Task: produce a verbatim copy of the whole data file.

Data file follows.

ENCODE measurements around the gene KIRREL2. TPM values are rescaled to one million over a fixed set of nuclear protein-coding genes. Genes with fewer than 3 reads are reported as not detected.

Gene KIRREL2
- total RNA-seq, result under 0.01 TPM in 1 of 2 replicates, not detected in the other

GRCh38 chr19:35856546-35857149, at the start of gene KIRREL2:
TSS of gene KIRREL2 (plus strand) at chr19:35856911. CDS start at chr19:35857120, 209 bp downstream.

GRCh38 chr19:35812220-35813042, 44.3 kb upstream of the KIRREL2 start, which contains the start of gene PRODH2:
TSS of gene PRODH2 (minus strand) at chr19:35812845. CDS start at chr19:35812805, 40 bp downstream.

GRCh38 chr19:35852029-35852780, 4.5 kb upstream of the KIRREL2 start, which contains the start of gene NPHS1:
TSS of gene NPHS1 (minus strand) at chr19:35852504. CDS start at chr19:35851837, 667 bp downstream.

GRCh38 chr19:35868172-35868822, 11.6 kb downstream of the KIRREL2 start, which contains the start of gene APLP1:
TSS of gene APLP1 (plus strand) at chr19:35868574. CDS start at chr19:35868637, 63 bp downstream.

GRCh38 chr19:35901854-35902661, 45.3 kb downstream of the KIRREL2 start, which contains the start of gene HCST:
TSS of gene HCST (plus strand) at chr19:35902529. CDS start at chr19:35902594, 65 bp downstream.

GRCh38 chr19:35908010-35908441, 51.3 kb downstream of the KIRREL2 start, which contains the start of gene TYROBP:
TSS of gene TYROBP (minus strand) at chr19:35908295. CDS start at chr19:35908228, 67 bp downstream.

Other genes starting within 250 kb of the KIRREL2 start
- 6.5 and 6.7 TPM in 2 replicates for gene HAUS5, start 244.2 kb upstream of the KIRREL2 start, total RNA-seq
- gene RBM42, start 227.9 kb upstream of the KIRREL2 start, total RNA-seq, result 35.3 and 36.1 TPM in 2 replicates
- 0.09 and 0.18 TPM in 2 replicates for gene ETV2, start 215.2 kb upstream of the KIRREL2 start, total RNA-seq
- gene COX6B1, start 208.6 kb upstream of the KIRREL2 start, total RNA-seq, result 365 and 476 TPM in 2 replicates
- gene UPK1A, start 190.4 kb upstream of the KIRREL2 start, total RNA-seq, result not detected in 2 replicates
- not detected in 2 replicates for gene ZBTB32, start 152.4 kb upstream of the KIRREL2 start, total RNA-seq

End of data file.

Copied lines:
ENCODE measurements around the gene KIRREL2. TPM values are rescaled to one million over a fixed set of nuclear protein-coding genes. Genes with fewer than 3 reads are reported as not detected.

Gene KIRREL2
- total RNA-seq, result under 0.01 TPM in 1 of 2 replicates, not detected in the other

GRCh38 chr19:35856546-35857149, at the start of gene KIRREL2:
TSS of gene KIRREL2 (plus strand) at chr19:35856911. CDS start at chr19:35857120, 209 bp downstream.

GRCh38 chr19:35812220-35813042, 44.3 kb upstream of the KIRREL2 start, which contains the start of gene PRODH2:
TSS of gene PRODH2 (minus strand) at chr19:35812845. CDS start at chr19:35812805, 40 bp downstream.

GRCh38 chr19:35852029-35852780, 4.5 kb upstream of the KIRREL2 start, which contains the start of gene NPHS1:
TSS of gene NPHS1 (minus strand) at chr19:35852504. CDS start at chr19:35851837, 667 bp downstream.

GRCh38 chr19:35868172-35868822, 11.6 kb downstream of the KIRREL2 start, which contains the start of gene APLP1:
TSS of gene APLP1 (plus strand) at chr19:35868574. CDS start at chr19:35868637, 63 bp downstream.

GRCh38 chr19:35901854-35902661, 45.3 kb downstream of the KIRREL2 start, which contains the start of gene HCST:
TSS of gene HCST (plus strand) at chr19:35902529. CDS start at chr19:35902594, 65 bp downstream.

GRCh38 chr19:35908010-35908441, 51.3 kb downstream of the KIRREL2 start, which contains the start of gene TYROBP:
TSS of gene TYROBP (minus strand) at chr19:35908295. CDS start at chr19:35908228, 67 bp downstream.

Other genes starting within 250 kb of the KIRREL2 start
- 6.5 and 6.7 TPM in 2 replicates for gene HAUS5, start 244.2 kb upstream of the KIRREL2 start, total RNA-seq
- gene RBM42, start 227.9 kb upstream of the KIRREL2 start, total RNA-seq, result 35.3 and 36.1 TPM in 2 replicates
- 0.09 and 0.18 TPM in 2 replicates for gene ETV2, start 215.2 kb upstream of the KIRREL2 start, total RNA-seq
- gene COX6B1, start 208.6 kb upstream of the KIRREL2 start, total RNA-seq, result 365 and 476 TPM in 2 replicates
- gene UPK1A, start 190.4 kb upstream of the KIRREL2 start, total RNA-seq, result not detected in 2 replicates
- not detected in 2 replicates for gene ZBTB32, start 152.4 kb upstream of the KIRREL2 start, total RNA-seq